The Case of the Dutch Folktale Database
by Iwe Muiser, Mariët Theune, Ruud de Jong, Nigel Smink, Dolf Trieschnigg, Djoerd Hiemstra, and Theo Meder
This paper demonstrates the use of a user-centred design approach for the development of generous interfaces/rich prospect browsers for an online cultural heritage collection, determining its primary user groups and designing different browsing tools to cater to their specific needs. We set out to solve a set of problems faced by many online cultural heritage collections. These problems are lack of accessibility, limited functionalities to explore the collection through browsing, and risk of less known content being overlooked. The object of our study is the Dutch Folktale Database, an online collection of tens of thousands of folktales from the Netherlands. Although this collection was designed as a research commodity for folktale experts, its primary user group consists of casual users from the general public. We present the new interfaces we developed to facilitate browsing and exploration of the collection by both folktale experts and casual users. We focus on the user-centred design approach we adopted to develop interfaces that would fit the users' needs and preferences.
Published in Digital Humanities Quarterly 11(4), 2017
Access the Folktale Database at: http://www.verhalenbank.nl/.
The past months Searsia investigated ways for search engines to provide search advertisements without participating in the large advertisement networks of Google and Facebook, and more importantly, without the need for search engines to track their users.
Slides of the keynote at the 1st International Workshop on LEARning Next gEneration Rankers, LEARNER 2017 on 1 October 2017 in Amsterdam are now available:
Download the paper: Niek Tax, Sander Bockting, and Djoerd Hiemstra. “A cross-benchmark comparison of 87 learning to rank methods'’, Information Processing and Management 51(6), Elsevier, pages 757–772, 2015 [download pdf]
Send in your DIR 2017 submissions (novel, dissemination, or demo) before 15 October.
16th Dutch-Belgian Information Retrieval Workshop
Friday 24th of November 2017
Netherlands Institute for Sound and Vision,
Hilversum, the Netherlands
DIR 2017 aims to serve as an international platform (with a special focus on the Netherlands and Belgium) for exchange and discussions on research & applications in the field of information retrieval as well as related fields. We invite quality research contributions addressing relevant challenges. Contributions may range from theoretical work to descriptions of applied research and real-world systems. We especially encourage doctoral students to present their research.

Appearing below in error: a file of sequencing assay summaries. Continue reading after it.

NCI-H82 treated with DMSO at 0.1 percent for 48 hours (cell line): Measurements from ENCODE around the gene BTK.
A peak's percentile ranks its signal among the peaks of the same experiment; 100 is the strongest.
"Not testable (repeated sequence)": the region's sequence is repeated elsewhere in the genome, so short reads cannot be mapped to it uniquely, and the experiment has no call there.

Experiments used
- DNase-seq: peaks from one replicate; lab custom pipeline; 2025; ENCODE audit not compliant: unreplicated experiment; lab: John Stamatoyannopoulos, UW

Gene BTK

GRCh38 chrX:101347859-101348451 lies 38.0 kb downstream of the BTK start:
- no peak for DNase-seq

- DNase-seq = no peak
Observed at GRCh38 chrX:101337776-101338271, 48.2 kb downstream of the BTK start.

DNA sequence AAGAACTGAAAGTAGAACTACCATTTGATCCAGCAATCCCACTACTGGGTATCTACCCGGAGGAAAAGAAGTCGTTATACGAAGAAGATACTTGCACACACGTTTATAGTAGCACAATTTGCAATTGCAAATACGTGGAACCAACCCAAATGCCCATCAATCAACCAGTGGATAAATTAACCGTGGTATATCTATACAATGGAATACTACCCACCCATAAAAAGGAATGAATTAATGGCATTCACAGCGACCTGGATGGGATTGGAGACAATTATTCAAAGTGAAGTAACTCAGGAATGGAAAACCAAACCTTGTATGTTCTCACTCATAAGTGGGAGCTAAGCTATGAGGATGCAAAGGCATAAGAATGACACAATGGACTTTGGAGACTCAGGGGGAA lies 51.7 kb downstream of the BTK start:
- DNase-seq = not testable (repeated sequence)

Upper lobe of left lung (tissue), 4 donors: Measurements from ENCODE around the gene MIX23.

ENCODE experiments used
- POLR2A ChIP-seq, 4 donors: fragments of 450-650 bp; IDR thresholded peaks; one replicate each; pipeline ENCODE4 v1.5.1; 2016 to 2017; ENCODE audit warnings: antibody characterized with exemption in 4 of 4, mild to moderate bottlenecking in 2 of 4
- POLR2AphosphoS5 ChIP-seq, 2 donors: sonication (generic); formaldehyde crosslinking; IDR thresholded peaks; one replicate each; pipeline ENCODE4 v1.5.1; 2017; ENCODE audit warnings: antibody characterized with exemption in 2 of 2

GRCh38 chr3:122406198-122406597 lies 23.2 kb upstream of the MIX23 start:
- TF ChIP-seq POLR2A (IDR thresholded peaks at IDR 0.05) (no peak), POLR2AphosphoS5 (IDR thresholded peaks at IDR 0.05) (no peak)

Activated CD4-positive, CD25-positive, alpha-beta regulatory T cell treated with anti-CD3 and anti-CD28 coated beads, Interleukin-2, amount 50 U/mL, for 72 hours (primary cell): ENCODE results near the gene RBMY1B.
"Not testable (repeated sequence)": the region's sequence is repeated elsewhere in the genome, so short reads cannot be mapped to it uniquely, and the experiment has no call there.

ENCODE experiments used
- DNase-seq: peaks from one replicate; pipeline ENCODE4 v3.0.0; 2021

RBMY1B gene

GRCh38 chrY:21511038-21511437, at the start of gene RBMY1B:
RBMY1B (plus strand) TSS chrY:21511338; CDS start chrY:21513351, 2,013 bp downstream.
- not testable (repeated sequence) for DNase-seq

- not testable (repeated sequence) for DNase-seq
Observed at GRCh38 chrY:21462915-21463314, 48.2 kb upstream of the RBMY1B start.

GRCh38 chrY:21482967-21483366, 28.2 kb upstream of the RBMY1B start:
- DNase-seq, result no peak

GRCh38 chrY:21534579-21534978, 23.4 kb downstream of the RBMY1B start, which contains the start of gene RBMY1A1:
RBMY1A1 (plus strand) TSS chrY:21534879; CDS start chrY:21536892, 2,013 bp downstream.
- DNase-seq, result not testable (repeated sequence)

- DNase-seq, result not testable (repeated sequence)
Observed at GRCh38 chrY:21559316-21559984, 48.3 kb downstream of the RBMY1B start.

This year’s edition is co-organized by the CLARIAH project that is developing a Research Infrastructure for the Arts and Humanities in the Netherlands. Use cases in this infrastructure cover a wide range of IR related topics. To foster discussions between the IR community and CLARIAH researchers and developers, DIR2017 organizes a special session on IR related to data-driven research and data critique.
by Wim van der Zijden, Djoerd Hiemstra, and Maurice van Keulen
We argue that there is a need for Multi-Tenant Customizable OLTP systems. Such systems need a Multi-Tenant Customizable Database (MTC-DB) as a backing. To stimulate the development of such databases, we propose the benchmark MTCB. Benchmarks for OLTP exist and multi-tenant benchmarks exist, but no MTC-DB benchmark exists that accounts for customizability. We formulate seven requirements for the benchmark: realistic, unambiguous, comparable, correct, scalable, simple and independent. It focuses on performance aspects and produces nine metrics: Aulbach compliance, size on disk, tenants created, types created, attributes created, transaction data type instances created per minute, transaction data type instances loaded by ID per minute, conjunctive searches per minute and disjunctive searches per minute. We present a specification and an example implementation in Java 8, which can be accessed from the following public repository. In the same repository a naive implementation can be found of an MTC-DB where each tenant has its own schema. We believe that this benchmark is a valuable contribution to the community of MTC-DB developers, because it provides objective comparability as well as a precise definition of the concept of MTC-DB.
The Multi-Tenant Customizable database Benchmark will be presented at the 9th International Conference on Information Management and Engineering (ICIME 2017) on 9-11 October 2017 in Barcelona, Spain.